Currently, there are several one-bedroom condos on the market in Mammoth starting in the $130,000 range.
At Aspen Village, the newest affordable housing complex, Mammoth Lakes Housing just got a grant which is good for $50,000/unit in down payment assistance. In other words, if you can come up with the $20,000 down for a $200,000, two-bedroom condo, they’ll toss in $50,000 so your mortgage would be about $130,000.
Compare the cost to buy vs. rent. Check out Blizzard Property Management’s website and you’ll find condos in Mammoth that are going anywhere from $800-$2400 a month.
“Schwing!” says Goforth. “I should buy!” But don’t schwing too long you curly haired freak, because the federal tax credit for first home buyers expires November 30th of this year.
Since time is running out, realtors are hoping to get the tax credit extended beyond November. MacBride explained to the Sheet that the CAR (California Association of Realtors) and the NAR are currently pushing Members of Congress to extend and expand the tax credit beyond Nov. 30, as well allow it to be used as a down payment.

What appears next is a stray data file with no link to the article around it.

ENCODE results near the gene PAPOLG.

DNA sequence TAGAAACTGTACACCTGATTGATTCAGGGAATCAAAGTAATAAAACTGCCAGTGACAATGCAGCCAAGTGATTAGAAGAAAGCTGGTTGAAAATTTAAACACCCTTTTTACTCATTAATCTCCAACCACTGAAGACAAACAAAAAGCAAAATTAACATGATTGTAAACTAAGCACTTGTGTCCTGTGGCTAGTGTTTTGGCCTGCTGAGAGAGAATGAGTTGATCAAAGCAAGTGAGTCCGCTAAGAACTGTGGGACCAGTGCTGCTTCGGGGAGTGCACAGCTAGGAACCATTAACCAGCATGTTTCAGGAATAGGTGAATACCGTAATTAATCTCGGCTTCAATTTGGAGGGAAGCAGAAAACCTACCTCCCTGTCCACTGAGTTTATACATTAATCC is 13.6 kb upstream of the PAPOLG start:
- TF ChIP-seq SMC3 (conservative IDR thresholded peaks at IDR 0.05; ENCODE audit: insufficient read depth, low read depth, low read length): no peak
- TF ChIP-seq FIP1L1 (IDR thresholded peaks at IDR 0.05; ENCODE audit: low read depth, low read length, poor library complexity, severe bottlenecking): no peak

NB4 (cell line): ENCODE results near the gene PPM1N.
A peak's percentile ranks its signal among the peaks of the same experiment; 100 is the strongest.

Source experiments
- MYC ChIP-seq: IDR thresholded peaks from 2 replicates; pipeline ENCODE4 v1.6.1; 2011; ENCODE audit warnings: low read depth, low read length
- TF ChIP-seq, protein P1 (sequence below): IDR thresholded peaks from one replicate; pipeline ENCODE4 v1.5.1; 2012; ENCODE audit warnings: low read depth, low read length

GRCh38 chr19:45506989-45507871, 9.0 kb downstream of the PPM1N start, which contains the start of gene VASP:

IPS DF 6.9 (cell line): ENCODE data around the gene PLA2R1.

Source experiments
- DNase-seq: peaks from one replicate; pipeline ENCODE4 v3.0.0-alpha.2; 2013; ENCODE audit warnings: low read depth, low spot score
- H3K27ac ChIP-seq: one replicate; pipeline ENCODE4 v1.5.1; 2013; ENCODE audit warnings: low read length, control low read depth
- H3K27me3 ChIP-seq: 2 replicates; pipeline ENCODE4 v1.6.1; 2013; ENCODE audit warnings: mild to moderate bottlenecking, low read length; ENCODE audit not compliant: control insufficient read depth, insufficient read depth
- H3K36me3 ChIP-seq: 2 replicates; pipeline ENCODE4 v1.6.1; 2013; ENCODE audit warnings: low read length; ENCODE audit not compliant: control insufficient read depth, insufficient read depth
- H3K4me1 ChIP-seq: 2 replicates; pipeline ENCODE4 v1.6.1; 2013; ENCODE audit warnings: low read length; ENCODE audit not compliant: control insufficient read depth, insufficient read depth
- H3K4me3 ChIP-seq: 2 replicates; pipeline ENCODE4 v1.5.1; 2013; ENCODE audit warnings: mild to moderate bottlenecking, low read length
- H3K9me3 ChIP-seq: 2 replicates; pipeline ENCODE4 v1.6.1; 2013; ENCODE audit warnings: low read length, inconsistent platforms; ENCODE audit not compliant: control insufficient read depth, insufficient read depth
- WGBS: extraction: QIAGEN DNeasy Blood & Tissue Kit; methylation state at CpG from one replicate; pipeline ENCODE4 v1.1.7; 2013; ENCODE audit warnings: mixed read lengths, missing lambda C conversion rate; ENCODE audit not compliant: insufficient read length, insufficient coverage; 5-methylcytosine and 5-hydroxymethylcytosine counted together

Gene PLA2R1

But hopefully this opportunity will light a fire under your ass, Sheet Spokesmodel Goforth. Whether you choose to spend another year renting from a slum lord or you bust a financial boomshakalaka and purchase your first home, I’m sure you’ll make the right decision. I wish you good luck and I happily anticipate your departure as you find a shiny palace for your queen to be.
On a related note: As Goforth moves out and enters into the marriage shackles of infinite despair he must now step down as official Sheet Spokes Model. So to take his place (as well as blame) we want to fully welcome new Sheet Spokesmodel 2.0 Matt Gushka. Who like myself, would rather pay Lunch rent every month then ask his parents for a 10% down payment.
For more information on the first time home buyers tax credit check out the California Association of Realtors website at www.car.org.